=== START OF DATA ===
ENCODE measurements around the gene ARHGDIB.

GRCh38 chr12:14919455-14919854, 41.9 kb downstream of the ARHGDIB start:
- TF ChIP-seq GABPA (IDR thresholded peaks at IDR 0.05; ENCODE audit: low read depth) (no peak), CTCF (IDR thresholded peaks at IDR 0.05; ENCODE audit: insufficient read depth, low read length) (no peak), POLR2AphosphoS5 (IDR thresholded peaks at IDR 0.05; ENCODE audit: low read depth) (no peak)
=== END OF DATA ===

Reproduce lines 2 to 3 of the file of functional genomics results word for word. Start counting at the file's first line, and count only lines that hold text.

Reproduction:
GRCh38 chr12:14919455-14919854, 41.9 kb downstream of the ARHGDIB start:
- TF ChIP-seq GABPA (IDR thresholded peaks at IDR 0.05; ENCODE audit: low read depth) (no peak), CTCF (IDR thresholded peaks at IDR 0.05; ENCODE audit: insufficient read depth, low read length) (no peak), POLR2AphosphoS5 (IDR thresholded peaks at IDR 0.05; ENCODE audit: low read depth) (no peak)